Psychology Applied Essay, Research Paper
I was placed in an eighth grade English class that is an inclusion classroom. Inclusion classrooms are general education classrooms that include children with special needs. These classrooms typically have one subject oriented teacher and one special education teacher. The classroom I was assigned to had an English teacher (Mrs. V.) and a Special Education teacher (Mrs. S.). The English teacher gave the day to day assignments and instructed the class, while the Special Education teacher acted as a resource teacher for all of the students. There were three different classes held during the school day and each class contained it s own culture, norms and rules. The classes are scheduled for two periods and have five-minute breaks in between each class. The school uses skills testing to place the student in a particular class setting that is closest to the student s ability. The schedule of the classes is as follows:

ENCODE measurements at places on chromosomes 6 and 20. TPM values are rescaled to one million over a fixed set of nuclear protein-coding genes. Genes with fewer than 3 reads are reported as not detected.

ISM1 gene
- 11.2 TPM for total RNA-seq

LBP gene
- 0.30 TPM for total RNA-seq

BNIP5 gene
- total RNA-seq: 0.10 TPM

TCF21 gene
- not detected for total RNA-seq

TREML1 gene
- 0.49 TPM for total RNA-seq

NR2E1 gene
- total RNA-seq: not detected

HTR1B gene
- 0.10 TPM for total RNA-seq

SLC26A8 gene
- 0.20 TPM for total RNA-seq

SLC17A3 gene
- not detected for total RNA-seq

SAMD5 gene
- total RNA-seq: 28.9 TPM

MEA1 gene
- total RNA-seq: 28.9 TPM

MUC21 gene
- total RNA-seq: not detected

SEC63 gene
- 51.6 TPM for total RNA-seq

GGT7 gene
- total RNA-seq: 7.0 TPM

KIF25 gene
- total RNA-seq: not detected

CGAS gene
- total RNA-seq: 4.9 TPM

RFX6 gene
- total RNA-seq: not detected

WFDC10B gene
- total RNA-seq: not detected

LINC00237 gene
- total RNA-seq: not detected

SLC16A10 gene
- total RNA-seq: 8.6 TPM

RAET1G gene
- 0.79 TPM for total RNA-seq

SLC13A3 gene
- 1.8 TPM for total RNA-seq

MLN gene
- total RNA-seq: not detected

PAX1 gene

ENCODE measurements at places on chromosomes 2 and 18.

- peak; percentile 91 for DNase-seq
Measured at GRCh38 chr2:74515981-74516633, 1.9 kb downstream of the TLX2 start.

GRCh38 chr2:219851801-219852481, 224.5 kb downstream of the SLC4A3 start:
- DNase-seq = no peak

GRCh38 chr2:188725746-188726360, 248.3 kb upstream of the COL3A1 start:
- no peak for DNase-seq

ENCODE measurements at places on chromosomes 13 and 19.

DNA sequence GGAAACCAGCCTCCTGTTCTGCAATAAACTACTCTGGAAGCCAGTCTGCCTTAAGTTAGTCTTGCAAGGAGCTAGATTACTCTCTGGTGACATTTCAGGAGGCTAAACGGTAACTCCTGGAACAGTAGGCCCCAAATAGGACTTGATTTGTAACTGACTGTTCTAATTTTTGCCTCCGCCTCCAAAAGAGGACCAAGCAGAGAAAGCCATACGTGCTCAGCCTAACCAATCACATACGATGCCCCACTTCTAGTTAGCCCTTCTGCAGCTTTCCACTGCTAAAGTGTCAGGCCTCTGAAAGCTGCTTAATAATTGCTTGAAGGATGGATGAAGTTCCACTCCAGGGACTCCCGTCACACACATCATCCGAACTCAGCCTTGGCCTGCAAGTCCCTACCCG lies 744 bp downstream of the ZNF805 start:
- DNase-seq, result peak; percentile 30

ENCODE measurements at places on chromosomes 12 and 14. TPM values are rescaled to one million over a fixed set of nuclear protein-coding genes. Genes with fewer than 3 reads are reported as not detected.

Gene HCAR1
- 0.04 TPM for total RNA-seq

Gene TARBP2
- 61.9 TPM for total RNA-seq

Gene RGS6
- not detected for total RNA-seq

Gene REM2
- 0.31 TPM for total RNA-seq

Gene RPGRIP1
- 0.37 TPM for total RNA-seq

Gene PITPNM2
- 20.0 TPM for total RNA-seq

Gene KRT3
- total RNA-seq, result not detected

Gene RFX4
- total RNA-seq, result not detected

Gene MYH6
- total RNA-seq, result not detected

Class #1 Periods 1 and 2 Inclusion class
Class #2 Periods 4 and 6 Inclusion class
Class #3 Periods 7 and 8 Not an inclusion class
The school racial makeup is approximately 60% Caucasian, 20% African American, and 18% Latino American. The first two classes have a higher concentration of African and Latino Americans, while the third class is closer to the school ratios.
Application of Stage Theories of Development
There are several different stage theories in use today. Erikson s theory of psychosocial development, Piaget s theory of cognitive development and the theories of moral development presented by Piaget, Kohlberg and Gilligan; allow for a greater understanding of why the students behave and learn in a particular manner.